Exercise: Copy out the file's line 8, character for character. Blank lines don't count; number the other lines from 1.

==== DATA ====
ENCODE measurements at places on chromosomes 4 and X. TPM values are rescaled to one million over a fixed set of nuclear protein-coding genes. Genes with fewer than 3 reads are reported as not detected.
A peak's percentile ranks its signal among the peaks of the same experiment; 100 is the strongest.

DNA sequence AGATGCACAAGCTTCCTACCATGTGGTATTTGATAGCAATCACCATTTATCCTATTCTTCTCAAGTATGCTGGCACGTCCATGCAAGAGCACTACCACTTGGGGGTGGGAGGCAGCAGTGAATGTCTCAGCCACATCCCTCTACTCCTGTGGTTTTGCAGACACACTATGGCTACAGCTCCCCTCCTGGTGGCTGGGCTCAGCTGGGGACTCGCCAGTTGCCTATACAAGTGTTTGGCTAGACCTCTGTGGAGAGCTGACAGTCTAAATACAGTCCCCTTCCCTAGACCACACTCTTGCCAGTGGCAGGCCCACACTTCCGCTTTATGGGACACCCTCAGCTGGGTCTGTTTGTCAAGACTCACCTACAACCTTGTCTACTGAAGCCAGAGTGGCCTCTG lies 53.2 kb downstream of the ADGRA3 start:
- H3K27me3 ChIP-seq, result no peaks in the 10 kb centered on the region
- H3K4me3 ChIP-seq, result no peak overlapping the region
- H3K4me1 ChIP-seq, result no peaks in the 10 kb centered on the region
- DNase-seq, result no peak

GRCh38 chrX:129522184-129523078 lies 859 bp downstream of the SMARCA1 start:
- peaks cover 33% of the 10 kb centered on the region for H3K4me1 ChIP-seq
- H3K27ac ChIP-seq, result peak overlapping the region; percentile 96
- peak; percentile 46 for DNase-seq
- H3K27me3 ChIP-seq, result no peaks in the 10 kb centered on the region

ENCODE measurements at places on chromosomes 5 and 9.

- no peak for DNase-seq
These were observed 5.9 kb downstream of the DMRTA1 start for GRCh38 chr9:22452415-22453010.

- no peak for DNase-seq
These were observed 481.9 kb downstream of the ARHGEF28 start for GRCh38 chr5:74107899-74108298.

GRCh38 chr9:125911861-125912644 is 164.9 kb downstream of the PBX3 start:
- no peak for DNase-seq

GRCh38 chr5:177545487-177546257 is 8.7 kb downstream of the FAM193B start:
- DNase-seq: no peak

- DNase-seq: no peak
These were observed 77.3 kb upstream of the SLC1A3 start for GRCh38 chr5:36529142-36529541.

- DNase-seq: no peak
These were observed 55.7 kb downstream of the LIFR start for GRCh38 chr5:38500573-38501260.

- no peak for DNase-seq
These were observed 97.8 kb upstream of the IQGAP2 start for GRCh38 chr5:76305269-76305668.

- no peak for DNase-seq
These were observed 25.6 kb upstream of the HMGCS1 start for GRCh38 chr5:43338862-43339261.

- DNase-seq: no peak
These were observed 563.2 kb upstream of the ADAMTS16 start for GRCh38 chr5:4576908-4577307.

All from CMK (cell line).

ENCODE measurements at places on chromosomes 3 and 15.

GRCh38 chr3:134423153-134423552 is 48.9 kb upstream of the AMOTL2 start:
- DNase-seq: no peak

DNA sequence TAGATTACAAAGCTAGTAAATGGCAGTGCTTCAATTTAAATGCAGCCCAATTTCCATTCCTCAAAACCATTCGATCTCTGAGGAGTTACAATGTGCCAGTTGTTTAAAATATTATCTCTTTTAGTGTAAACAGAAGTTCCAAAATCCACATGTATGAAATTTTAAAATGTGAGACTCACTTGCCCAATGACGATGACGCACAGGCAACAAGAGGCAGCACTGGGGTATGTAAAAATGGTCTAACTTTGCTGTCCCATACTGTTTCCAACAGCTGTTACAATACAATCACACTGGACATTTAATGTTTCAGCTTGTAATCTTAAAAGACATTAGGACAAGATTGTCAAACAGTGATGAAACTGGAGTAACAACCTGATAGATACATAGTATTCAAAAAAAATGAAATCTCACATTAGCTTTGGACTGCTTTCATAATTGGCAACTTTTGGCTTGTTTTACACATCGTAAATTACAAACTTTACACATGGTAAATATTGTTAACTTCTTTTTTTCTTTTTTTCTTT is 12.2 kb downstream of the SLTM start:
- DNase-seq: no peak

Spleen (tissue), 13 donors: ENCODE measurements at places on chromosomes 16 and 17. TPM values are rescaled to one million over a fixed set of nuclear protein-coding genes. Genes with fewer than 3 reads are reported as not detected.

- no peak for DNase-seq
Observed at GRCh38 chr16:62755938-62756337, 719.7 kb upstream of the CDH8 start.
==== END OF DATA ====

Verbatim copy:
GRCh38 chrX:129522184-129523078 lies 859 bp downstream of the SMARCA1 start: